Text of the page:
OpenAI CEO Sam Altman made quite an impression on US lawmakers yesterday, when he asked for more, not less, government regulation of AI.
Congressional hearings of tech CEOs in the past, such as the famous Mark Zuckerberg hearing of 2019 or the more recent one involving TikTok chief Shou Zi Chew, have often been described with one word: grilling. But for OpenAI chief Sam Altman, this was far from the case.
At a hearing before a US Senate subcommittee on privacy, technology and the law yesterday (16 May), Altman raised concerns about the potential misuses of AI ahead of the US election next year and – unconventionally for US CEOs – called on lawmakers to regulate the fast-advancing sector.
“We believe it is essential to develop regulations that incentivise AI safety while ensuring that people are able to access the technology’s many benefits,” Altman wrote in the first few lines of his testimony.
“It is also essential that a technology as powerful as AI is developed with democratic values in mind.”
AI companies should be ‘licensed’ and ‘registered’
Joining him in testifying to the lawmakers were two other AI experts: IBM executive Christina Montgomery and New York University professor emeritus Gary Marcus. The mood was starkly different from other tech hearings, as lawmakers seemed charmed by Altman.
Altman, whose San Francisco-based start-up is behind the AI chatbot ChatGPT, had a few key recommendations to US lawmakers in his speech.
First, that AI companies working on the “most powerful models” should be subject to licensing and registration requirements from the government, alongside “incentives for full compliance”.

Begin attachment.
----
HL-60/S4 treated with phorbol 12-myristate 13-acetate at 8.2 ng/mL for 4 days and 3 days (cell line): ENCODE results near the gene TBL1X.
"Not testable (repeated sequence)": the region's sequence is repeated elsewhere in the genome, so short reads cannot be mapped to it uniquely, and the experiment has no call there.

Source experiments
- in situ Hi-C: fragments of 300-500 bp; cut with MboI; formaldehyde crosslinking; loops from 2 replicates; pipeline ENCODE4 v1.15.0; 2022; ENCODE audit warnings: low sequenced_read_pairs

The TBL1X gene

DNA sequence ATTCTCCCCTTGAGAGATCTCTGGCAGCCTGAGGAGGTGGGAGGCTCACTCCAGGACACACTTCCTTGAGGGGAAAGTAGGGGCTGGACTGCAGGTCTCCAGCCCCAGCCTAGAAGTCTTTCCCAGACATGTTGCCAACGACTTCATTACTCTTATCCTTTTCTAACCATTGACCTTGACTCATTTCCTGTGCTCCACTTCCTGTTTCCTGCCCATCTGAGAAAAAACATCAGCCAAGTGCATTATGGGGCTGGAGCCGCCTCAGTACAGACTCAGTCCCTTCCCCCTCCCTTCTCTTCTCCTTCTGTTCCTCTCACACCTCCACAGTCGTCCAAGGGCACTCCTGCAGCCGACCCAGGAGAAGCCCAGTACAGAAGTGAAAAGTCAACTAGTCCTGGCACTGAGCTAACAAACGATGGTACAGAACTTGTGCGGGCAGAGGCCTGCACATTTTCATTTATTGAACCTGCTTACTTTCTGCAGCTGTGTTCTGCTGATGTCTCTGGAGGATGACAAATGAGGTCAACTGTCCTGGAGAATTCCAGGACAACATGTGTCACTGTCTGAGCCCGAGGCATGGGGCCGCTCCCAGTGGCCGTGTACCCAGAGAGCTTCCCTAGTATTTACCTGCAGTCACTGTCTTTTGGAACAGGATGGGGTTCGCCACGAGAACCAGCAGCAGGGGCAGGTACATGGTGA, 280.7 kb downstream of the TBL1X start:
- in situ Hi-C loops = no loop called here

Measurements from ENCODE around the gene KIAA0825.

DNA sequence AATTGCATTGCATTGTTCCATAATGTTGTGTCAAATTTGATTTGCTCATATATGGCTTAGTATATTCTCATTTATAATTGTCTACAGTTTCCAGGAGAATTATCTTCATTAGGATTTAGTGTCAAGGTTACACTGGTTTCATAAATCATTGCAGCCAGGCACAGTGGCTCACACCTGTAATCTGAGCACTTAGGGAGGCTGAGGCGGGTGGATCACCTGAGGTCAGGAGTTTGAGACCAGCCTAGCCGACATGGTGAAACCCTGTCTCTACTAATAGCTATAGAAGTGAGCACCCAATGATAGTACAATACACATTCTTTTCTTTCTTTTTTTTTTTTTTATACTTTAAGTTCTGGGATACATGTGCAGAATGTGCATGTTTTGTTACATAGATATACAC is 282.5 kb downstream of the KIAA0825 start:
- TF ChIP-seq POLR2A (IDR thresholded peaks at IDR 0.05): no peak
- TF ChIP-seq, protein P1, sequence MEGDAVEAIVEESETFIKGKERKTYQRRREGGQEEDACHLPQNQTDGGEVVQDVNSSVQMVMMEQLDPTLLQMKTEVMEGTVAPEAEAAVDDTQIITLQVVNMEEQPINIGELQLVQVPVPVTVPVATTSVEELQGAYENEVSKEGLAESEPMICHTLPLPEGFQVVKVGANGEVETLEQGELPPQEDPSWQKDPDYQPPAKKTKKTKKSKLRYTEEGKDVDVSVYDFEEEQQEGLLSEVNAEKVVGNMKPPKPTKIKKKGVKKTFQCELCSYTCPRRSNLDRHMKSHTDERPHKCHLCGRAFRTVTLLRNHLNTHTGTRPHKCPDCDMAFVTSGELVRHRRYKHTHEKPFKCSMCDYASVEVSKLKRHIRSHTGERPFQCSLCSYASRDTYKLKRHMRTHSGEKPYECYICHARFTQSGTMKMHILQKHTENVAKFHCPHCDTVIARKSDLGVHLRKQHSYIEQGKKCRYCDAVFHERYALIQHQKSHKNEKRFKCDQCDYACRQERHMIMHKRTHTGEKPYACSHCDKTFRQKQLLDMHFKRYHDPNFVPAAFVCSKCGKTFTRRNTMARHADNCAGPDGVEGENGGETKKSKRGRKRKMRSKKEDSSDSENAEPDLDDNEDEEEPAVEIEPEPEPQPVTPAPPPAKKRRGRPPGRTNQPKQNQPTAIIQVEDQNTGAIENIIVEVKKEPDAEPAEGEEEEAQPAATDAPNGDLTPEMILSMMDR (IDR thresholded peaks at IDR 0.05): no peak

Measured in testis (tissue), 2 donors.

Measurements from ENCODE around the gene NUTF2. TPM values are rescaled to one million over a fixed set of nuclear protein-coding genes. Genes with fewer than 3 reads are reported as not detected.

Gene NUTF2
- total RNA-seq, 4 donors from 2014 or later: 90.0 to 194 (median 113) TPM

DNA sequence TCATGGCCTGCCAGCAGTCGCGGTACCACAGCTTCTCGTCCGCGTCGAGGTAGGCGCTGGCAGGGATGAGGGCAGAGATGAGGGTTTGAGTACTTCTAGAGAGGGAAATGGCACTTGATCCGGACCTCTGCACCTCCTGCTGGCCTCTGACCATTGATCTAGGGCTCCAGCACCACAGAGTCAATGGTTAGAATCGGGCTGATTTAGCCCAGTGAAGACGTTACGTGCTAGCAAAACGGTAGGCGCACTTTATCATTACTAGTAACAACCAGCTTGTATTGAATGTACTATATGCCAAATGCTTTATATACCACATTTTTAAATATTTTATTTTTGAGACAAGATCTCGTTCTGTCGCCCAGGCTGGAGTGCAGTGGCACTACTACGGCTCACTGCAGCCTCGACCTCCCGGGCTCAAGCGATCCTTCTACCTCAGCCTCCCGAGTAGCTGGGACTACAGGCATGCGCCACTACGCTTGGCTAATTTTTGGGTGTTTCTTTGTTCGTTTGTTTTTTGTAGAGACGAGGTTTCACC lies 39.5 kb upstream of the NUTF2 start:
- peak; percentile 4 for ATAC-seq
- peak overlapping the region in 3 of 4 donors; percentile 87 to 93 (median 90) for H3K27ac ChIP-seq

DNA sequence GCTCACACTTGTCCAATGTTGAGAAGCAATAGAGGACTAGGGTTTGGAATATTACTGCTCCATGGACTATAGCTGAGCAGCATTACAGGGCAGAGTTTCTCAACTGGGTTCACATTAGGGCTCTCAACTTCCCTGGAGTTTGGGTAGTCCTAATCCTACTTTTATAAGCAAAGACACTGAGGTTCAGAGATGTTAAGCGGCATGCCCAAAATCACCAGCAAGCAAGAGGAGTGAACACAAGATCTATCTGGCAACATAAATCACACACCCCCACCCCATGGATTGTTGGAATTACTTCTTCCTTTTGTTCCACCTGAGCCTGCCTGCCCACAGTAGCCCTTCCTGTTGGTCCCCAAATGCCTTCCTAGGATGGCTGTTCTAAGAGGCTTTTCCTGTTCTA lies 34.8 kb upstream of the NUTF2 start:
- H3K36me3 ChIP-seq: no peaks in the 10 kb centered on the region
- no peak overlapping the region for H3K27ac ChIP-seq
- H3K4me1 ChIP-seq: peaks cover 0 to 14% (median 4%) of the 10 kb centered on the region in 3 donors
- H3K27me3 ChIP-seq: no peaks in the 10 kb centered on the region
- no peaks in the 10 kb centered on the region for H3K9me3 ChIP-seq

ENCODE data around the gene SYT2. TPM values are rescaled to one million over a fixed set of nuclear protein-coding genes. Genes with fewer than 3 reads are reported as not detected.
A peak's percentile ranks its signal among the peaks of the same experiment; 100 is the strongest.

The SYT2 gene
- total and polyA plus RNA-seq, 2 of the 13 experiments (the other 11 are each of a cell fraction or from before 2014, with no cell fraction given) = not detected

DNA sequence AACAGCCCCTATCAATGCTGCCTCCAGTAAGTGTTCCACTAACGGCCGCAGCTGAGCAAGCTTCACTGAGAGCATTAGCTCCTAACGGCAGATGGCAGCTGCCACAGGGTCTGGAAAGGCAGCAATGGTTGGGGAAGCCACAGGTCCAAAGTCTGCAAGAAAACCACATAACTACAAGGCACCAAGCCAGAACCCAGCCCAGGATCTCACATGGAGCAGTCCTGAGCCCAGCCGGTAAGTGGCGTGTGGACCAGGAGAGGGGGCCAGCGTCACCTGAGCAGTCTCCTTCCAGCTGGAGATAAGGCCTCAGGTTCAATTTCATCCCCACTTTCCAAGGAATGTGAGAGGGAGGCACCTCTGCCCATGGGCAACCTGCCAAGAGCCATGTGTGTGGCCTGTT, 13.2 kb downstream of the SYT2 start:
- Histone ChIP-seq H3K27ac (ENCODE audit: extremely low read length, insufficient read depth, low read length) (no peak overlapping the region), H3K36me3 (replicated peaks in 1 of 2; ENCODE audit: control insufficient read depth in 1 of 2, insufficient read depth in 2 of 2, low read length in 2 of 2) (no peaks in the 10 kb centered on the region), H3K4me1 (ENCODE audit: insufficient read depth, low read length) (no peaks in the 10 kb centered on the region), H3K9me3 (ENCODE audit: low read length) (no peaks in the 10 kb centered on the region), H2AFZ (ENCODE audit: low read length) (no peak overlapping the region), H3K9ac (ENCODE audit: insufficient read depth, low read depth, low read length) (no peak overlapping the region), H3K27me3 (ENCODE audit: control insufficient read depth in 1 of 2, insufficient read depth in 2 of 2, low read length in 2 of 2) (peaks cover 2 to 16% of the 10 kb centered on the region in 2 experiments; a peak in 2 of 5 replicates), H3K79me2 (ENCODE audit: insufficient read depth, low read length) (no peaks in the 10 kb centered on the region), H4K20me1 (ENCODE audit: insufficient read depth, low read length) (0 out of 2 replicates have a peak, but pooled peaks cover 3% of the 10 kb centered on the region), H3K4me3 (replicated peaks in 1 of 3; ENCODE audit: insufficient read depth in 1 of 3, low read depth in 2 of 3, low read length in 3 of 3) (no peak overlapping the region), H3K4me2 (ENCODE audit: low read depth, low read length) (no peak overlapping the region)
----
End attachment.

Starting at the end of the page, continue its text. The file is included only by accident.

For instance, he said models should have to pass certain safety tests, such as whether they could “self-replicate” and “exfiltrate into the wild”.
Altman also suggested the US government should take input from a broad range of AI experts and stakeholders so that it can regularly update the appropriate safety standards, evaluation requirements, disclosure practices and other factors pertaining to approved AI systems.
“We are not alone in developing this technology. It will be important for policymakers to consider how to implement licensing regulations on a global scale and ensure international cooperation on AI safety,” he added in his testimony.
‘There will be enough competition’
What Altman did not propose, however, is requiring AI companies to be transparent about the training data they use or restricting them from using copyrighted works.
But that didn’t stop senators from being charmed by the CEO, who was even asked if he considered himself qualified to oversee a federal body for the regulation of AI.
Lawmakers were also concerned about the concentration of AI advancement in the hands of a few big companies, such as Microsoft (Bing) and Google (Bard). OpenAI itself is backed by billions in investment from Microsoft.
“It is really terrifying to see how few companies now control and affect the lives of so many of us, and these companies are getting bigger and more powerful,” said Cory Booker, a US senator present at the hearing.
Altman argued that generative AI models being made by “a relatively small number of providers” is inevitable. Such models require massive amounts of data and computing power, requiring hefty investments and resources only giant corporations can afford.
“The fewer of us that you really have to keep an eye on … there’s benefits there. But I think there needs to be enough [competition] and there will,” he said.
Across the pond, EU makers are getting closer to fully implementing an AI Act that aims to ensure AI systems work for people and are safe, transparent, non-discriminatory and environmentally friendly, and that citizens’ rights will be protected as the tech advances.
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Sam Altman in 2019. Image: Steve Jennings/Getty Images for TechCrunch (CC BY 2.0)